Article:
DVD blog review: ‘Leave It To Beaver’: Season Three — as good as it gets

Many may wonder why a TV series that began 53 years ago would command much interest today. But Leave It To Beaver was special. Among a horde of family-oriented sitcoms of the ’50s and ’60s, it stood out as one with a nod to contemporary edge, thanks to kids who manipulated parents, spoke slang and made non-dire havoc, all while still keeping one foot in the comfy confines of middle class America’s home and hearth.

Beaver, in fact, became so popular and iconic that today, when someone needs a pop-cultural reference to families in more innocent times, they don’t mention The Adventures of Ozzie & Harriet, Father Knows Best or The Donna Reed Show. They mention the Cleavers: parents Ward and June (Hugh Beaumont and Barbara Billingsley) and sons Wally and Beaver (Tony Dow and Jerry Mathers).

When Universal issued the first two seasons of Beaver’s six-year run in 2005 and 2006, fans were ecstatic. But then the run ended. No more Beaver  on DVD for four years.

Now, Shout! Factory has taken up the torch by issuing not only the complete 39-episode third season, due on DVD today, but also, as of June 29, the entire six-season run, in a separate set. That way fans will have a choice–especially those who have the first two seasons on DVD already.

Shout! already has shown a dedication to finishing the job it started (it’s half-way through issuing Mister Ed’s six seasons, too), so you can fully expect to see single-season sets for Beaver’s fourth through sixth seasons. In fact, Season Four’s DVD already is on the schedule, for release Sept. 14. A big shout-out to Shout! Thanks!

That goes for picture and sound quality, too. Beaver’s third season discs sport fully restored and remastered episodes, taken from new high-definition transfers of original film elements. For a season a half-century old, it looks and sounds as good as it gets.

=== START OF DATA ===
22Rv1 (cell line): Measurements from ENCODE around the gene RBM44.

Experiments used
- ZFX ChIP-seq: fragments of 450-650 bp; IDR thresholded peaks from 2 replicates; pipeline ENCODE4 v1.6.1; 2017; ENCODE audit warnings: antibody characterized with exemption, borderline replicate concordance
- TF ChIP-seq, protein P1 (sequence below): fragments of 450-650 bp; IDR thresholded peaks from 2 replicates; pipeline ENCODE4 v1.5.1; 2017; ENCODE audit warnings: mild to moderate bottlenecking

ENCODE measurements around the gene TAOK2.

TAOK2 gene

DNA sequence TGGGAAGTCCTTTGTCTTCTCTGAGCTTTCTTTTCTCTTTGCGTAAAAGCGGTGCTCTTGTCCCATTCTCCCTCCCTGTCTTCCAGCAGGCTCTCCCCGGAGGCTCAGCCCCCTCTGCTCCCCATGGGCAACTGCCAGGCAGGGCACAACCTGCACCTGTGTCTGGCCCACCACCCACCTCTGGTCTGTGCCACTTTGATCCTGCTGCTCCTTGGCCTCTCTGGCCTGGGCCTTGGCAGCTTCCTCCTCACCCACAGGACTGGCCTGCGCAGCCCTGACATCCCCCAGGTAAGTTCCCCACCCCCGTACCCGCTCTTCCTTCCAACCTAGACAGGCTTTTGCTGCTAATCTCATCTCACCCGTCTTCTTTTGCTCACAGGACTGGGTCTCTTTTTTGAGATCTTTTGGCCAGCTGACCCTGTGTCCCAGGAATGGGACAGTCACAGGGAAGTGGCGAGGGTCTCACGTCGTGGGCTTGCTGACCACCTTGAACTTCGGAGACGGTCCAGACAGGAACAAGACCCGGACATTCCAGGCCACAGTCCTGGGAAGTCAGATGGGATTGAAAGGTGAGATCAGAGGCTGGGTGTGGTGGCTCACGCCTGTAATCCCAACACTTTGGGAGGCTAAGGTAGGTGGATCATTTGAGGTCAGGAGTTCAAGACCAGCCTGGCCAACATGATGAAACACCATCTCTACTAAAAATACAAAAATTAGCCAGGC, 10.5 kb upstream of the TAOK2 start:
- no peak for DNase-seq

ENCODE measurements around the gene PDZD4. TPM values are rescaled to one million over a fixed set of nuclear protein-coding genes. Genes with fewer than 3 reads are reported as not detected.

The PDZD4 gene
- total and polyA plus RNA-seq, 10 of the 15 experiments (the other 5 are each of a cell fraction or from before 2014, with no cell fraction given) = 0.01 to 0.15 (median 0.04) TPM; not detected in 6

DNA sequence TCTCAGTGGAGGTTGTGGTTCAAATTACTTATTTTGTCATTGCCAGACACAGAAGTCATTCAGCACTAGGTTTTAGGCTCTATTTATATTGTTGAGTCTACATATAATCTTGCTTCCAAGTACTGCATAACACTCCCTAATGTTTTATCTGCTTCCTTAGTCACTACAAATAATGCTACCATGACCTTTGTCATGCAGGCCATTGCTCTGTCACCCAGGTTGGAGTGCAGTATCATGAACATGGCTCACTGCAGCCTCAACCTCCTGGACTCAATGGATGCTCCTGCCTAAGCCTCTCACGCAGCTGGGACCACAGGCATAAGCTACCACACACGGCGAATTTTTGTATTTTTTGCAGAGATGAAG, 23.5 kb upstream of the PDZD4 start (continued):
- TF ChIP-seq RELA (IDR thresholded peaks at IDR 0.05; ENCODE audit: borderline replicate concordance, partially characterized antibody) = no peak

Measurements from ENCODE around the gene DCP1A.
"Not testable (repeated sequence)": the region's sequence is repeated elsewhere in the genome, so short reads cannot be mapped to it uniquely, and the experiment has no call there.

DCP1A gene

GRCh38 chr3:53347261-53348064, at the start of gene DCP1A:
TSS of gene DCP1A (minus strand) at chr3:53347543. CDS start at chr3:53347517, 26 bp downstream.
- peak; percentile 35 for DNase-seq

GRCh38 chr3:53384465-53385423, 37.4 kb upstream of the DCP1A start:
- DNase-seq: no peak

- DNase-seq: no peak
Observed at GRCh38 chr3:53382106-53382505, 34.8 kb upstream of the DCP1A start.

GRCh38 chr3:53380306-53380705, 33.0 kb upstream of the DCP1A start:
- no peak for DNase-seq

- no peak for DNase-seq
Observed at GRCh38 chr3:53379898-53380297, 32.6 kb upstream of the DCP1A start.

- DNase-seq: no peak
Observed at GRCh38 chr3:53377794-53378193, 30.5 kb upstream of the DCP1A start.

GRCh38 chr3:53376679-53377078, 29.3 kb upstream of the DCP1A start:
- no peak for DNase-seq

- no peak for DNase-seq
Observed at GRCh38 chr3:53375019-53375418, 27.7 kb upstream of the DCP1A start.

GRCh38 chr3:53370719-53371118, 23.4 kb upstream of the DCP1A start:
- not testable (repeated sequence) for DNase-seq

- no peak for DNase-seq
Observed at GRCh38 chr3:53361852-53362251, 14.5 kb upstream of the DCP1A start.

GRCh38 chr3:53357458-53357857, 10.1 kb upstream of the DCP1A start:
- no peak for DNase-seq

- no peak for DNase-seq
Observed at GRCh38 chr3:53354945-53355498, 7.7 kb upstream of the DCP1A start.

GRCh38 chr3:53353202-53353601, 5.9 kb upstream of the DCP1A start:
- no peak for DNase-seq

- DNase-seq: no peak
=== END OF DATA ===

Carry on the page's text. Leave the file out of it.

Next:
Season Three is a landmark of sorts, in that it takes the Cleavers into the ’60s — and also into a new house. Their first home wasn’t bad, but their new one is handsome and expansive, reflecting the trappings of new post-war affluence, from Ward’s book-lined study to an appliance-filled kitchen to a large (for then) TV prominently seen in the den.

The only false note is that, in this vast two-story house, the two kids still must share a single bedroom. But that worked better logistically for the show, since it helped keep Wally and younger brother Beaver together.

The new house, BTW, wound up being used also in Marcus Welby, M.D., and it remains a fixture on the Universal back lot. Of course, we’re talking exteriors, not interiors, which were built on studio sound stages.

The supporting cast remains much the same for Season Three, with Larry Mondello (Robert Stevens) again talking Beaver into doing stupid things, and Eddie Haskell (Ken Osmond) again fawning politely for Mr. and Mrs. Cleaver before insolently rebelling for all things adult when alone with their kids. Beaver keeps making mistakes, Ward keeps getting mad but patiently teaching right from wrong, June keeps showing compassion, and Wally keeps being a supportive older brother who’s smarter than Beaver but still clueless with girls.

Guest stars include Beverly Washburn, a girl you may recognize from Disney’s classic Old Yeller of 1957. Madge Blake again plays Larry’s mother, though the actress is old enough to be his grandmother; she’d go on to play clueless Aunt Harriet in Batman starting in 1966.

It’s odd how so many shows of this era cast older people in parts better played by younger ones. Today, it’s the reverse. Blake was 59 when she first appeared as Larry’s mother, while the kid playing Larry was 10. She’d have been 49 when she gave birth to him–right.

But in other ways Beaver is timeless — a warm family sitcom without being cloying. It was dawning modernity ahead of its time, but still anchored in a world where kids were essentially innocent, and they played outside instead of burying their faces in video games. Sweetly amusing and highly nostalgic,  is as good as vintage family sitcoms get.

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